USDA newcomer Bill Northey has 3 big opportunities to scale ag resilience and productivity nationwide

In his new role at the U.S. Department of Agriculture, Undersecretary Bill Northey will oversee agencies and programs that are vital to agricultural resilience and productivity, including the Farm Service Agency, the Natural Resources Conservation Service and the Risk Management Agency. His portfolio will include crop insurance, conservation, disaster assistance and producer lending services.

I’ve had the opportunity to work with Northey and have appreciated his collaborative approach, which I think will be an asset to USDA in pursuing gains in productivity and conservation.

As he leads ag sustainability efforts at USDA, Northey has three big opportunities to scale conservation and productivity innovations nationwide.

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1. Streamline public-private partnerships for bigger conservation outcomes

Bill Northey speaks at a collaborative conservation event organized by Environmental Defense Fund, Iowa Corn Growers Association, and Iowa Soybean Association.

Bill Northey’s current title, the Undersecretary for Farm and Foreign Agricultural Service, will be updated to the Undersecretary for Farm Production and Conservation. Photo: Leslie Von Pless

When USDA engages a broad range of stakeholders from the public, private and nonprofit sectors, the conservation outcomes are exponentially larger than when parties go it alone.

Public-private partnerships, such as those funded through the Regional Conservation Partnership Program, offer invaluable ways to stretch limited federal dollars to maximize technical and financial resources for growers.

Still, there’s always room for improvement, and the next farm bill can refine RCPP to be more user-friendly and impactful.

To reduce burdens on participants, RCPP projects should allow for greater innovation and flexibility in conservation practices. To strengthen environmental outcomes, USDA will need Conservation Technical Assistance funding, and projects should prioritize critical watersheds and demonstrate measurable progress.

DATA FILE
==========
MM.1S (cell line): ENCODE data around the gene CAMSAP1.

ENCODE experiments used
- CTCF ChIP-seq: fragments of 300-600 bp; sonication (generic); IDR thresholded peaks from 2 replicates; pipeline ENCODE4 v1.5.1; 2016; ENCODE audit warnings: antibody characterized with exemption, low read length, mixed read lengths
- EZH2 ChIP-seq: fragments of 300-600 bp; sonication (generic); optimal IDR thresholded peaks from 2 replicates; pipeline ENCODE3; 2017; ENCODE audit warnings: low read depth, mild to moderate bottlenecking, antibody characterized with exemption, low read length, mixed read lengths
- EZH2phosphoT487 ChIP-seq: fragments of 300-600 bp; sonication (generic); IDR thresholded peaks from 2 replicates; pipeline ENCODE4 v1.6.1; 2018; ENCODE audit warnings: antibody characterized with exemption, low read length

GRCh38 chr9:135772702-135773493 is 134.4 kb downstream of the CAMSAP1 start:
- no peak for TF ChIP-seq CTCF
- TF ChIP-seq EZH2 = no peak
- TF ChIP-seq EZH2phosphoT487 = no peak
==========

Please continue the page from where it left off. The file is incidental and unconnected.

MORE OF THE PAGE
2. Accelerate innovation through NRCS process updates

USDA’s NRCS can only be as effective as the science guiding its work – and that often lags behind innovations happening on farms and in universities.

Through unglamorous but important procedural changes, Northey can boost NRCS’ ability to identify, assess and incorporate new science and technology into the Conservation Practice Standards for various programs.

A national panel should transparently and regularly review updates from universities, the private sector, State Technical Committees and Conservation Innovation Grants. USDA will also need to increase training for state- and district-level NRCS staff and partners to ensure farmers have access to the most effective conservation strategies for their soil and climate type.

3. Harness the power of big data to reward sustainable production

Crop insurance is a critical safety net for farmers operating in an increasingly unpredictable environment. Insurance premiums and payouts don’t account for the impact of conservation practices in managing risk – largely because data linking specific practices to risk reduction is hard to come by.

That’s where Northey has a game-changing role to play.

By anonymizing and aggregating data already held by the agencies he manages, Northey will make it possible for trusted researchers to study how conservation practices work in specific geographies, impact yield variability, and build soil health and climate resilience.

It would be a breakthrough – giving farmers actionable information for managing risk, increasing profitability and scaling sustainability.

As the head of the farm production and conservation agencies at USDA, Northey can drive change by increasing the impact of public-private partnerships, prioritizing science-based innovation at NRCS and ensuring farmers are rewarded for measures that increase operational resilience.

This post originally appeared on AgWeb and is used with permission.

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